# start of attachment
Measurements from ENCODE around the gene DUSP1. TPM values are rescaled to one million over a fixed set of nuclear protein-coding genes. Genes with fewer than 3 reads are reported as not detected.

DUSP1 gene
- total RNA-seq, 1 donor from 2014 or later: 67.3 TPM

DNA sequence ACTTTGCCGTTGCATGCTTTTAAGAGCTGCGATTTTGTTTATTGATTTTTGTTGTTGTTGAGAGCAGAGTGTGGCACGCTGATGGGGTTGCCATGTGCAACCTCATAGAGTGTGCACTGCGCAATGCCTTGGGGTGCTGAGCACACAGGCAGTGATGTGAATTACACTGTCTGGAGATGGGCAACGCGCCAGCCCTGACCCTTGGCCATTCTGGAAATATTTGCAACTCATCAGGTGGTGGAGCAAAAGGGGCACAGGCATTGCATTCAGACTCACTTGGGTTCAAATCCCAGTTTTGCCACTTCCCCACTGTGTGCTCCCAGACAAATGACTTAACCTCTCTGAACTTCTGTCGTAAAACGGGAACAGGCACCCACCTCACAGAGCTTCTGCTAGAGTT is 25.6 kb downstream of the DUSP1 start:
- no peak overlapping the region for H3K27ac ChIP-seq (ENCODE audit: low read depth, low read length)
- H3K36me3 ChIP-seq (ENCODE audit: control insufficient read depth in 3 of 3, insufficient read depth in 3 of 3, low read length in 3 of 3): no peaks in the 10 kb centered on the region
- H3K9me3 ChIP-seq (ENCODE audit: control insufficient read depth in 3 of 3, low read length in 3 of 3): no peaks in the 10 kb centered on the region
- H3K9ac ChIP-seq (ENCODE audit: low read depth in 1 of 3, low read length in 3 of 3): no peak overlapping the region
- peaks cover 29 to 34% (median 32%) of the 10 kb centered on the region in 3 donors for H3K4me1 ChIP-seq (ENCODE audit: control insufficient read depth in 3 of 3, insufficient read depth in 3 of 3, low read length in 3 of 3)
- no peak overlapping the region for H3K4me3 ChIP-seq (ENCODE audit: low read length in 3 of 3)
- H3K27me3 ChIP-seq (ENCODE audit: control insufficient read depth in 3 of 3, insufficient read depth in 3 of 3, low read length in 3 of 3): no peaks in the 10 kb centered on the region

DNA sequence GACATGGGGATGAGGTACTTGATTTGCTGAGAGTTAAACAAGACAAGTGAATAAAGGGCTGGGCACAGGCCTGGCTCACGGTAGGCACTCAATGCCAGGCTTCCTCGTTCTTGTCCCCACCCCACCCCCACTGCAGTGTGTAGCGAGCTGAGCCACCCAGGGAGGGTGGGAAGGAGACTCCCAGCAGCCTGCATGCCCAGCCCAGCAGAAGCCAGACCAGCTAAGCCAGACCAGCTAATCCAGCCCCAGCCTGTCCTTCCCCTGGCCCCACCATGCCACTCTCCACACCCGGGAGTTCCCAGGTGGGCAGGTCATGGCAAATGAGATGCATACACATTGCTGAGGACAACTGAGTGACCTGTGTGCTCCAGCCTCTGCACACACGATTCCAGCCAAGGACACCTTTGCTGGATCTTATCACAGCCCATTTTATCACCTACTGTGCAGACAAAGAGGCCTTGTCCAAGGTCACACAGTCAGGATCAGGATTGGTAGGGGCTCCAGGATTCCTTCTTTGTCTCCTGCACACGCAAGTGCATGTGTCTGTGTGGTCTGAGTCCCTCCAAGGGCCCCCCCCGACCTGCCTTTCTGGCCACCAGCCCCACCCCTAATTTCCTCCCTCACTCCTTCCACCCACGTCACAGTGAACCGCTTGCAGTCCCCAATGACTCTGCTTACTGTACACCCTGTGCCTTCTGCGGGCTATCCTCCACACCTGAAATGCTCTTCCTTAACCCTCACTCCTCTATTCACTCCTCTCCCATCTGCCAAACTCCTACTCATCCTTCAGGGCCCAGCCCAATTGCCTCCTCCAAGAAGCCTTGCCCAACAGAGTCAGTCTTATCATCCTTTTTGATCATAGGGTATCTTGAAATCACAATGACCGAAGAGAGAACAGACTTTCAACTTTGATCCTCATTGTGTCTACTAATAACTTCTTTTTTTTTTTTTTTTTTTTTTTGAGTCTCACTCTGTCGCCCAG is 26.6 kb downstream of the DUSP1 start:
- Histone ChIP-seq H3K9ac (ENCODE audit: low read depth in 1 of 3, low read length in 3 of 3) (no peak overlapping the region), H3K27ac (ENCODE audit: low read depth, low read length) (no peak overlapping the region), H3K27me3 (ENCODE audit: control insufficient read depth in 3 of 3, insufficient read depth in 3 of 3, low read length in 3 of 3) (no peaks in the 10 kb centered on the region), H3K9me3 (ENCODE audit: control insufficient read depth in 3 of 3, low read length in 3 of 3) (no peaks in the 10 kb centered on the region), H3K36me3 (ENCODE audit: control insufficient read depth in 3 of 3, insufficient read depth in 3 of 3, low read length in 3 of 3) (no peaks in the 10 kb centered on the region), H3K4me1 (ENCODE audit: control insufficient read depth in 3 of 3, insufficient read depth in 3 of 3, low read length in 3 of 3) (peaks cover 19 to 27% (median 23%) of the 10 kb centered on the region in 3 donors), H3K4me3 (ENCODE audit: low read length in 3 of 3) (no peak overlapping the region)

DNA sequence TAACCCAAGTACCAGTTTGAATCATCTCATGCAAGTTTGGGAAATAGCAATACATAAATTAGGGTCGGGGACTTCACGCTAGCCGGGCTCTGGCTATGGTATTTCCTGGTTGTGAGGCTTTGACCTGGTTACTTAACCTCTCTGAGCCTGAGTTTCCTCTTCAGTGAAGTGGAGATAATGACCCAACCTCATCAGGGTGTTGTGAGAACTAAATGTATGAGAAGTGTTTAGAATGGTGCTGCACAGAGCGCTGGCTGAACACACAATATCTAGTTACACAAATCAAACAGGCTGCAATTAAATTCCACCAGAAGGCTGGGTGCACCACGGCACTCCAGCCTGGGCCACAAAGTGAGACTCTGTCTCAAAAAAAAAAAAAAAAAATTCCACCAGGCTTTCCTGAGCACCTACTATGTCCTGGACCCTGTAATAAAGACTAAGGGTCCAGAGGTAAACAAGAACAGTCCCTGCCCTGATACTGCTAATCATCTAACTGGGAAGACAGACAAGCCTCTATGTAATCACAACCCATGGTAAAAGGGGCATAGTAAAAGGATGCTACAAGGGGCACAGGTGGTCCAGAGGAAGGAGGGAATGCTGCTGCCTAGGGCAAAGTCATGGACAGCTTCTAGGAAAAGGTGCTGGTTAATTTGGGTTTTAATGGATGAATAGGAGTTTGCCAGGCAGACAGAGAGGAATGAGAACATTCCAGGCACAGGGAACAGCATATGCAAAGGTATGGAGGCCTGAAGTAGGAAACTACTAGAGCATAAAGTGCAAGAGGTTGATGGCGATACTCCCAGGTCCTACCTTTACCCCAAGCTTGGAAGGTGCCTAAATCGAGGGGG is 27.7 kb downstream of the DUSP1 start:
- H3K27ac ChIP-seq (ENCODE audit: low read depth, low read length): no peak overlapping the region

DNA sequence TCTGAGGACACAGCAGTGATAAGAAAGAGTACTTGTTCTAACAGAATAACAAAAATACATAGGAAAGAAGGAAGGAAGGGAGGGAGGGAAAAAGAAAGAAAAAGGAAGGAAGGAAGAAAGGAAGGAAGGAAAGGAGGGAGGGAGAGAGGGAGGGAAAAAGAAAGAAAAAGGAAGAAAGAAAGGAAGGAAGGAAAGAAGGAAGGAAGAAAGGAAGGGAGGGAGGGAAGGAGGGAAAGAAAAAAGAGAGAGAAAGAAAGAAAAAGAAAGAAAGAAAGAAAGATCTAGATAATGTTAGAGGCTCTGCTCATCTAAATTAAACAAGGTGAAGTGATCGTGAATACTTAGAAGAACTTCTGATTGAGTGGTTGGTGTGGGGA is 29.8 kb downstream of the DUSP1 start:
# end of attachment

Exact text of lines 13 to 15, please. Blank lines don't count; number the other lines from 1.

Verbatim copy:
- Histone ChIP-seq H3K9ac (ENCODE audit: low read depth in 1 of 3, low read length in 3 of 3) (no peak overlapping the region), H3K27ac (ENCODE audit: low read depth, low read length) (no peak overlapping the region), H3K27me3 (ENCODE audit: control insufficient read depth in 3 of 3, insufficient read depth in 3 of 3, low read length in 3 of 3) (no peaks in the 10 kb centered on the region), H3K9me3 (ENCODE audit: control insufficient read depth in 3 of 3, low read length in 3 of 3) (no peaks in the 10 kb centered on the region), H3K36me3 (ENCODE audit: control insufficient read depth in 3 of 3, insufficient read depth in 3 of 3, low read length in 3 of 3) (no peaks in the 10 kb centered on the region), H3K4me1 (ENCODE audit: control insufficient read depth in 3 of 3, insufficient read depth in 3 of 3, low read length in 3 of 3) (peaks cover 19 to 27% (median 23%) of the 10 kb centered on the region in 3 donors), H3K4me3 (ENCODE audit: low read length in 3 of 3) (no peak overlapping the region)

DNA sequence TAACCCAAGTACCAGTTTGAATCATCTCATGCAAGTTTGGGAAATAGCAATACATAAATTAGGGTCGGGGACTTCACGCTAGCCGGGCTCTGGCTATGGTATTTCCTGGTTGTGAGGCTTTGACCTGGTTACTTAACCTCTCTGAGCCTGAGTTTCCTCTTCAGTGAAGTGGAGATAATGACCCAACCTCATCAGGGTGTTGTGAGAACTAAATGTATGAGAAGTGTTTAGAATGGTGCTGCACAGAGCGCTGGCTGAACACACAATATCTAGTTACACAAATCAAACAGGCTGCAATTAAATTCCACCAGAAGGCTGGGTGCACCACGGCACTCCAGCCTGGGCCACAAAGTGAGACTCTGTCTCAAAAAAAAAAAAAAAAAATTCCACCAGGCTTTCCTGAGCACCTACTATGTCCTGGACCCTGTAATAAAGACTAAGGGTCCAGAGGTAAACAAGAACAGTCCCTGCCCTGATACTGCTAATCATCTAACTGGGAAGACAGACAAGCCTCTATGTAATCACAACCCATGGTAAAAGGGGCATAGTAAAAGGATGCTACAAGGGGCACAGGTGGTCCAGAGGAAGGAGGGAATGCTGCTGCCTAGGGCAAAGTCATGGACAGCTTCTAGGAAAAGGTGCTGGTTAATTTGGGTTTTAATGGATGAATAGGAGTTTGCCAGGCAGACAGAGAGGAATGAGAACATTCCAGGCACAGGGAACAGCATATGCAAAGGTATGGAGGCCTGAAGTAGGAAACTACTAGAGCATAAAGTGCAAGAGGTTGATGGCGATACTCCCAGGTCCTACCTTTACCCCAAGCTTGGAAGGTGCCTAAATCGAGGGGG is 27.7 kb downstream of the DUSP1 start:
- H3K27ac ChIP-seq (ENCODE audit: low read depth, low read length): no peak overlapping the region